What is the New “Whistleblower Legislation”?
Earlier this year, the Commonwealth Government passed the Treasury Laws Amendment (Enhancing Whistleblower Protections) Act 2019 (Cth) (Whistleblower Law). The Whistleblower Law made changes to the Corporations Act 2001 (Cth) (Corporations Act) that imposed new obligations on particular types of organisations to protect whistleblowers.
The Whistleblower Law strengthened and consolidated the obligations of an organisation to protect from detriment individuals who bring wrongdoing to light about the organisation, its employees or officers, or related bodies corporate.
When Does It Come into Effect and What is Required?
The Whistleblower Law commenced on 1 July 2019. However, there are two key parts to the Whistleblower Law and they come into effect at different times:
Enhanced whistleblower protections: from 1 July 2019 all companies must comply with enhanced protections for individuals who “blow the whistle”. Companies who fail to comply with these requirements may face heavy civil and criminal penalties.
Whistleblower policy: from 1 January 2020 certain kinds of companies – specifically “public companies” and “large proprietary companies” – must have a whistleblower policy in place. Failure to comply with this requirement is a criminal offence and significant penalties may apply.
The whistleblower policy must contain procedures for receiving and investigating disclosures and how it will protect whistleblowers. It must also set out how the policy will be made available to employees and officers of the company.
The Government may introduce further regulations closer to the effective dates of the Whistleblower Law that provide further guidance in relation to what’s required or impose additional obligations.
Does it Apply to Aged Care Homes?
All “companies” must comply with the enhanced whistleblower protections. Many aged care homes are companies, and so must comply.
However, some not-for-profit aged care homes are incorporated associations registered under state-based laws such as an Associations Incorporation Act, or established under a particular Act of Parliament. If an aged care home is an incorporated association it is probably not a company and probably won’t have to comply with the enhanced whistleblower protections or the whistleblower policy requirements.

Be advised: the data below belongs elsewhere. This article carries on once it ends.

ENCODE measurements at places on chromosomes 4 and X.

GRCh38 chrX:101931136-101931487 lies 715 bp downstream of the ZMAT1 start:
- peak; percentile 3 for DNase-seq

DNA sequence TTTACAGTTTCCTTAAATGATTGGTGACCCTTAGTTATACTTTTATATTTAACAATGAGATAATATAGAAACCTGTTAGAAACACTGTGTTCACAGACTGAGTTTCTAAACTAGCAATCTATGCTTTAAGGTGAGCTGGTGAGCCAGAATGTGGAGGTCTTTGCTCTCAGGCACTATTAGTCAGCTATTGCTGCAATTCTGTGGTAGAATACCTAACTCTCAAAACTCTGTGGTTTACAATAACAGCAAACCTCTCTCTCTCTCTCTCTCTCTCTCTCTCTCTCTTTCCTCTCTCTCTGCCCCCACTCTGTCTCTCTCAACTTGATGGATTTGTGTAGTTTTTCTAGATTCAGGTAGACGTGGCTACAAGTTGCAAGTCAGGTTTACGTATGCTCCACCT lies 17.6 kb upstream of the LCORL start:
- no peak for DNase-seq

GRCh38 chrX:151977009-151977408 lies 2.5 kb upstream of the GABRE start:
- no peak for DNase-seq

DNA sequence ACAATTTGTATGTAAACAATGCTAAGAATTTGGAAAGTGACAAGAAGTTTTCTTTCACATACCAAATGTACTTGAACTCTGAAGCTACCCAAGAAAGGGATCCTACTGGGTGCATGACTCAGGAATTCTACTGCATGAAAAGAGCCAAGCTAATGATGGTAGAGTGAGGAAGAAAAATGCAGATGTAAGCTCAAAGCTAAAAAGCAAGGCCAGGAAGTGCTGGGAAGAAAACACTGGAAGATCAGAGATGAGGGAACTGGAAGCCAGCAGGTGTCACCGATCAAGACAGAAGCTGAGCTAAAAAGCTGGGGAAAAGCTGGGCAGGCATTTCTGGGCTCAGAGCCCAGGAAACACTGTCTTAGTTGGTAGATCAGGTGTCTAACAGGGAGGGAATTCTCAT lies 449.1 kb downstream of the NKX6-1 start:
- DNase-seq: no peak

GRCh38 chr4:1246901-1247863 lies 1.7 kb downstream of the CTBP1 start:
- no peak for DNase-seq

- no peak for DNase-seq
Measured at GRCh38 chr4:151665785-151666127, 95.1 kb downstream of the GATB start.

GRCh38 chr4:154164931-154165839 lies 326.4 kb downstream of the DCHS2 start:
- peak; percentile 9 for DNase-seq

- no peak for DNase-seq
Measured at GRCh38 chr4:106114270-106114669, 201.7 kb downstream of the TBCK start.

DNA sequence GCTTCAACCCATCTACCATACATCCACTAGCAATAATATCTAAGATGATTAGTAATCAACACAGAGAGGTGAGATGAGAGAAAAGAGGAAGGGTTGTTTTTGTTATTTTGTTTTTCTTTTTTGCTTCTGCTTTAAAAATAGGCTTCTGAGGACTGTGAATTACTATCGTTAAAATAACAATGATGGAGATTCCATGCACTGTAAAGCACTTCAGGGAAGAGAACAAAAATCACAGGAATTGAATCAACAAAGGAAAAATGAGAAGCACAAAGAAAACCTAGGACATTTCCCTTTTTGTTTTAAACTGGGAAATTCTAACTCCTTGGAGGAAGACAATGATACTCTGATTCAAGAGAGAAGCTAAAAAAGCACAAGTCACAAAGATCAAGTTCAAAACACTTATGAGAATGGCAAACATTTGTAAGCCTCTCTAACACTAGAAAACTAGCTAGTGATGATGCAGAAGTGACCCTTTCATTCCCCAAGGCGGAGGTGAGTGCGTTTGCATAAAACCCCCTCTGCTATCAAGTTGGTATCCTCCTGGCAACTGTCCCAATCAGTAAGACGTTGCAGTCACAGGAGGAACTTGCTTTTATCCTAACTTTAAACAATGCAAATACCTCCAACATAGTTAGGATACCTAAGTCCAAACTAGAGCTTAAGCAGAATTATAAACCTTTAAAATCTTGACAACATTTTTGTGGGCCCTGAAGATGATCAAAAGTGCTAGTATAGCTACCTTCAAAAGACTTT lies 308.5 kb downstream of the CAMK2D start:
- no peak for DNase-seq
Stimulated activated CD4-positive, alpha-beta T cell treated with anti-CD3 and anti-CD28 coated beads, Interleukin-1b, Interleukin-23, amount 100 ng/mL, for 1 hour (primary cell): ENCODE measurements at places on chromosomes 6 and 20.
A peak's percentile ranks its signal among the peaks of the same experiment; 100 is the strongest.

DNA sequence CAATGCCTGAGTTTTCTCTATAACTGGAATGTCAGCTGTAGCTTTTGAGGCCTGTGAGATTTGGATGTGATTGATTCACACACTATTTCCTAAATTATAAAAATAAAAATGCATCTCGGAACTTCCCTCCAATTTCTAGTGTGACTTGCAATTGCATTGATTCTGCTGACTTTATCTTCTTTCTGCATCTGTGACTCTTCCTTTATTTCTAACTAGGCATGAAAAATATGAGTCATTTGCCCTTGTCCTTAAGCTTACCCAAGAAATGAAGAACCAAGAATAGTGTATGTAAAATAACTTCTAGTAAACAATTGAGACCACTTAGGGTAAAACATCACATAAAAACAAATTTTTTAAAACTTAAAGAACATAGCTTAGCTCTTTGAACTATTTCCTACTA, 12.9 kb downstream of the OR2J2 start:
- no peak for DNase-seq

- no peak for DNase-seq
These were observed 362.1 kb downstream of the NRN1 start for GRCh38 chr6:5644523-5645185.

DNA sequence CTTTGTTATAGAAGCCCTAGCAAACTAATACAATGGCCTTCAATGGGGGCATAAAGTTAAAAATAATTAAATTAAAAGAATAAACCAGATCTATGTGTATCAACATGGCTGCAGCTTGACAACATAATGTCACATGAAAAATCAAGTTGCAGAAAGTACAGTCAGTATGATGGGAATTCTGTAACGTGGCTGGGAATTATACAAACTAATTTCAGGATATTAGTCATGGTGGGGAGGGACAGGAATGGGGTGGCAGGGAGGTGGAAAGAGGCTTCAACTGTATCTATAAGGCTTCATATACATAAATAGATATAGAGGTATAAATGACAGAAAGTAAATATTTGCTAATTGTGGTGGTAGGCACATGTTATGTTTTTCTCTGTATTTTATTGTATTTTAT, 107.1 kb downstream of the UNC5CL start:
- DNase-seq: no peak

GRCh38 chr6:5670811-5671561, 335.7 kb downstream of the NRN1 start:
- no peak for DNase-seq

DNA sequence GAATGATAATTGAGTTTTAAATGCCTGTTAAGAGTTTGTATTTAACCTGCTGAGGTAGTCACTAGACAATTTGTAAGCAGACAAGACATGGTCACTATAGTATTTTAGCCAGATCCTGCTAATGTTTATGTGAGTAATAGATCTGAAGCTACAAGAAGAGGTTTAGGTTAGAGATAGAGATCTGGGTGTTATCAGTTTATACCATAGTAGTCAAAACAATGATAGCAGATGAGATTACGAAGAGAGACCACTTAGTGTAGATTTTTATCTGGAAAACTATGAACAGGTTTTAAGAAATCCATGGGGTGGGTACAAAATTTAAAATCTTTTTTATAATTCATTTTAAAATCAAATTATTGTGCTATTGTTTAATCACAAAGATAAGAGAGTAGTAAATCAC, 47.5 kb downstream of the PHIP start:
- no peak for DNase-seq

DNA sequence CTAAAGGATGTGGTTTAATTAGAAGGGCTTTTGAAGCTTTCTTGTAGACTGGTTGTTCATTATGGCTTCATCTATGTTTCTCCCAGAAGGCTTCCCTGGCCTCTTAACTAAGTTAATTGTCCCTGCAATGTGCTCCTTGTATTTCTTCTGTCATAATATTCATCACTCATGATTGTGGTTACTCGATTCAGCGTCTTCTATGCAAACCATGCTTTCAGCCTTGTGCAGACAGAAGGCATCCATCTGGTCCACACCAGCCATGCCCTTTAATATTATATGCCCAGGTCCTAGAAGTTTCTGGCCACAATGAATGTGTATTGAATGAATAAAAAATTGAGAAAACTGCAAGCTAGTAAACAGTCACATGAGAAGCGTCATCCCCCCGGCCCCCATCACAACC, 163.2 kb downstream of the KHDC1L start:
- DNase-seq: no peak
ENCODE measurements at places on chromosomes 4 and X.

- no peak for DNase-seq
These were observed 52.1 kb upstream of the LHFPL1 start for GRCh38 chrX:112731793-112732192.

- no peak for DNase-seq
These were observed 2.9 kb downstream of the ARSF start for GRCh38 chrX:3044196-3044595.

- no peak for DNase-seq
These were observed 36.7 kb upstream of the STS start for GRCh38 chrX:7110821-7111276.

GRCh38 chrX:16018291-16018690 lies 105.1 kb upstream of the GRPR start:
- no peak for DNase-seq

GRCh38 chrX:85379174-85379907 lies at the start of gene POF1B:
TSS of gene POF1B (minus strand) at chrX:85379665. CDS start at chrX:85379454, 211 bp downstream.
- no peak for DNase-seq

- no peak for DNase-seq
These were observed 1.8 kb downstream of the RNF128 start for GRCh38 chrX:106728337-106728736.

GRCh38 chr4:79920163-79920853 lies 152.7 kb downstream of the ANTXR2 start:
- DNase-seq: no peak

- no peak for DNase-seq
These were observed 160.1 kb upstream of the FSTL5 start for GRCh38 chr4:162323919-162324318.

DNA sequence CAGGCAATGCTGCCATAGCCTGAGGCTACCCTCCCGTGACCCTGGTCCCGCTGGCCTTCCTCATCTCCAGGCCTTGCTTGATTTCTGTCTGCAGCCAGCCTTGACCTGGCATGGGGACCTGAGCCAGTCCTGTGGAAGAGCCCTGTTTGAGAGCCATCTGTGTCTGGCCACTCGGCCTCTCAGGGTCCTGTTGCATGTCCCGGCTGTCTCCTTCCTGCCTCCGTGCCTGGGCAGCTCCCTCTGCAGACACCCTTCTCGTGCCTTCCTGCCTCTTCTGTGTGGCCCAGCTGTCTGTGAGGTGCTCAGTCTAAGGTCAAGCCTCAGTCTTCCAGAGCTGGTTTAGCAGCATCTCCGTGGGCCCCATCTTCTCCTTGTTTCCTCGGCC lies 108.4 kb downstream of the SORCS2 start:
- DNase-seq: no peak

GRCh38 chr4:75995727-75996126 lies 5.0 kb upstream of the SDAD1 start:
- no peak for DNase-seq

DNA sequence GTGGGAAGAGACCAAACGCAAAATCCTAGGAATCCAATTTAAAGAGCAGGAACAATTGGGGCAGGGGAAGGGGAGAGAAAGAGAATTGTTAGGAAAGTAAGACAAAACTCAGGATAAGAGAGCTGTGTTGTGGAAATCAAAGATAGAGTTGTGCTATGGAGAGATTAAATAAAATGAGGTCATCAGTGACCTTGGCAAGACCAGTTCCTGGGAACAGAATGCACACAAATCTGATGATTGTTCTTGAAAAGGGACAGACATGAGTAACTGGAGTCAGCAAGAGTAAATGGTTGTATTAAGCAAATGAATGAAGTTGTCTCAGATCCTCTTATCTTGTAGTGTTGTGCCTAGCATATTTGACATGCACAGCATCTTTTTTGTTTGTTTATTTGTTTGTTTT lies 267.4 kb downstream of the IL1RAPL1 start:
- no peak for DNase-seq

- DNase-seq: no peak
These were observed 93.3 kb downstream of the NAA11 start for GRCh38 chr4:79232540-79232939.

Still, each aged care home should be aware that even if it is not a company it may have related entities that are, such as a foundation or a company set up to run a business at the aged care home.
On top of the enhanced protections requirements, all “public companies” and “large proprietary companies” must have a whistleblower policy in place from 1 January 2020. Many for-profit and not-for-profit aged care homes fit under these two categories of companies. Some for-profit aged care homes operate as public companies or large proprietary companies. Some not-for-profit aged care homes operate as “companies limited by guarantee”, which are a type of public company registered under the Corporations Act.
In sum, the effect of the Whistleblower Law on a particular aged care home will depend on the corporate status of that home. Aged care homes that are not sure of their corporate status should seek legal advice to determine if they need to comply with the Whistleblower Law and any related regulations.
What Should Aged Care Homes Do Now?
Aged care homes should determine their corporate status to establish if the Whistleblower Law applies to them (or any of their related entities). If they are not sure of their status, they should seek legal advice.
Aged care homes that are companies must ensure that they have protections in place for whistleblowers, in compliance with the provisions of the Whistleblower Law and any related regulations. These laws came into effect on 1 July 2019.
Aged care homes that are public companies or large proprietary companies must ensure that they also have a whistleblower policy that meets the requirements set out in the Whistleblower Law and any related regulations by 1 January 2020.
This is particularly important, as from 1 January 2020 aged care homes who are required to have a policy in place, but do not comply, commit a criminal offence and face significant penalties.
Even if an aged care home is not required to comply with some aspect of the Whistleblower Law (because it is not a company, public company or large proprietary company) it is nevertheless best practice for all aged care homes to have a whistleblower policy in place and to offer protections to individuals who “blow the whistle”.
All aged care homes should also have a clear complaints-handling procedure, as well as an internal grievance process, in place so that issues can be dealt with under these mechanisms rather than being escalated to the point of needing to be dealt with under a whistleblowing program.
Madeleine is a Legal Research Consultant at CompliSpace. Madeleine has worked as a solicitor (in both Sydney and London) for over 20 years. She has also recently taught a corporations law subject at The University of Sydney Business School for several years. Madeleine holds a bachelor’s degree in Arts/Law from the University of New South Wales and a Graduate Certificate in Business Administration from The University of Technology.
Mark is a Legal Research Consultant at CompliSpace. Mark has worked as a Legal Policy Officer for the Commonwealth Attorney-General’s Department and the NSW Department of Justice. He also spent three years as lead editor for the private sessions narratives team at the Royal Commission into Institutional Responses to Child Sexual Abuse. Mark holds a bachelor’s degree in Arts/Law from the Australian National University with First Class Honours in Law, a Graduate Diploma in Writing from UTS and a Graduate Certificate in Film Directing from the Australian Film Television and Radio School.